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Korn III: Remember Who You Are

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Album Review

Taking a cue from the Van Halen playbook, the III in the title of Korn III: Remember Who You Are isn’t a numbering device, it signifies an opening of another phase in Korn’s career. Somehow, the band has bypassed a Korn II altogether in their discography, but it’s commonly acknowledged that the tail-end of the 2000s found the group floundering a bit, going so far as to flirt with the Matrix in an attempt to figure out which direction to go now that they’ve hit middle age. This is where the subtitle comes in: the group has certainly remembered who they are, ditching all the affectations that crippled their muddled 2007 eponymous album and rediscovering their voice. They’ve gone back to the coiled, furious sputter of their debut, but there’s no disguising that Korn is an older band, substituting precision for frenzy without diluting their power. That’s a crucial difference: they’re not desperately attempting to re-create their youth, they’re reconnecting with their passions and re-interpreting them from the perspective as veterans. Sometimes they stumble — in many ways, Jonathan Davis has the trickiest problem by putting actual words to their emotions — but as sheer galvanizing force, Korn III delivers due to that combination of raw aggression and musical finesse.

Customer Reviews

back to the old korn

if you liked the albums life is peachy or korn you'll like this!!!!

A return to Korn

Korn III Remember Who You Are is certainly a return to the classic carthartic fury of "Korn" and "Life Is Peachy" However, this album isn't a carbon copy of those albums as the epic chorus's of "See You On The Other Side" and "Untouchables" are abundent over the course of this album. I do feel that this album was over-hyped as with all new albums from big name artists. Despite this Korn III is for me their best album since "Untouchables" From the creepy spoken word intro of "Uber Time" the album then shifts into classic Korn territory with the guargantuan grooves of "Olidale (Leave Me Alone)", other standout tracks for me are "Lead The Parade" with heavy grooves and schizo vocals from Johnathan Davis. "Are You Ready To Live" reminds me of "Need To" with creepy basslines and guitars with J Davis venting his spleen. "Never Around" is another hard hitting track with a sledgehammer groove and awesome chorus. Korn will never better their debut, but this is a great album and one which fans have been crying out for.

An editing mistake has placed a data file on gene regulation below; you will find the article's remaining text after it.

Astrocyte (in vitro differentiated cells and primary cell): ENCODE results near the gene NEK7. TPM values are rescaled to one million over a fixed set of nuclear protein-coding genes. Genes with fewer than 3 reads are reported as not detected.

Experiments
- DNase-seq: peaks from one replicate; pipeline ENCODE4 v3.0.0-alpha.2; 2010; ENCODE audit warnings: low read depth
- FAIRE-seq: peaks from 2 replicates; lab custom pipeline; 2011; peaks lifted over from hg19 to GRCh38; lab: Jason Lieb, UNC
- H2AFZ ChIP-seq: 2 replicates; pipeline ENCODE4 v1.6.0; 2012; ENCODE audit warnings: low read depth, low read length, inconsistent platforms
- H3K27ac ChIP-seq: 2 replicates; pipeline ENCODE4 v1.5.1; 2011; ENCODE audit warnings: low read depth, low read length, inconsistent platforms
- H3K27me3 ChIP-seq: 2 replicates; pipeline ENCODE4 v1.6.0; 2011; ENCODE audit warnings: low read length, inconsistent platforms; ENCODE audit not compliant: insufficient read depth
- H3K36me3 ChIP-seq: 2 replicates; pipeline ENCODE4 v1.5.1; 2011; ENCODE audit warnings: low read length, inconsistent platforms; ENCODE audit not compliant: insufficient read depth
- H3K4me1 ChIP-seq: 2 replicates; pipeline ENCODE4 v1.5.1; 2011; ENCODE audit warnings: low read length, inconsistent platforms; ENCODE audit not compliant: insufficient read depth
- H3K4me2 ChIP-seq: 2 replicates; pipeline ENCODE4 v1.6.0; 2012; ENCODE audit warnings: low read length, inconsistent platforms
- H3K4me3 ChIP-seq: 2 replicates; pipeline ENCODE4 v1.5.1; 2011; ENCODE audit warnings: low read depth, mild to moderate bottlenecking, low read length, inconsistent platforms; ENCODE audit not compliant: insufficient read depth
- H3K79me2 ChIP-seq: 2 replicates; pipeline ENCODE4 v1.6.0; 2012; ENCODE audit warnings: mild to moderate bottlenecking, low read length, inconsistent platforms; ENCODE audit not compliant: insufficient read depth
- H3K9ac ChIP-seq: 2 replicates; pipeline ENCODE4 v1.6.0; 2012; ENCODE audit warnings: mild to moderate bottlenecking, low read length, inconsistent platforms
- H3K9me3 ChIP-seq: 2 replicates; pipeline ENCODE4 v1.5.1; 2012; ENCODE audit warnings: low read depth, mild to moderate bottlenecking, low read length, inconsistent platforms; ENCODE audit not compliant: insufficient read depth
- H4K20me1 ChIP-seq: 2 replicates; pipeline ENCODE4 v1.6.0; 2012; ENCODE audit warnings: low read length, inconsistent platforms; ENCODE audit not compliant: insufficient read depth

Korn Karnage

This album is being dubbed a return to their blistering form.


This album is Korn in a new energetic and aggressive direction.

10/10. Excellent hard riffs. Melody - undeard of in recent albums, actual song like lyrics which don't ruin the aggression of the music. The best drums I have heard from Korn, the new drums are so much better than before. Raw sound - no synths, no pro tools, all raw and hard at it's best. Solid album - feels connected and the music brings on the feeling of a journey unlike in recent Korn. Every track excellent, not a single bad or weak track. Bonus tracks from limited edition are also an absolute must.

Further advice = buy the CD. Digital downloads provide less quality.


Formed: 1992 in Bakersfield, CA

Genre: Rock

Years Active: '90s, '00s, '10s

Korn's cathartic alternative metal sound positioned the group among the most popular and provocative to emerge during the post-grunge era. Korn began their existence as the Bakersfield, California-based metal band LAPD, which included guitarists James "Munky" Shaffer and Brian "Head" Welch, bassist Reginald "Fieldy Snuts" Arvizu, and drummer David Silveria. After issuing an LP in 1993, the members of LAPD crossed paths with Jonathan Davis, a mortuary science student moonlighting...
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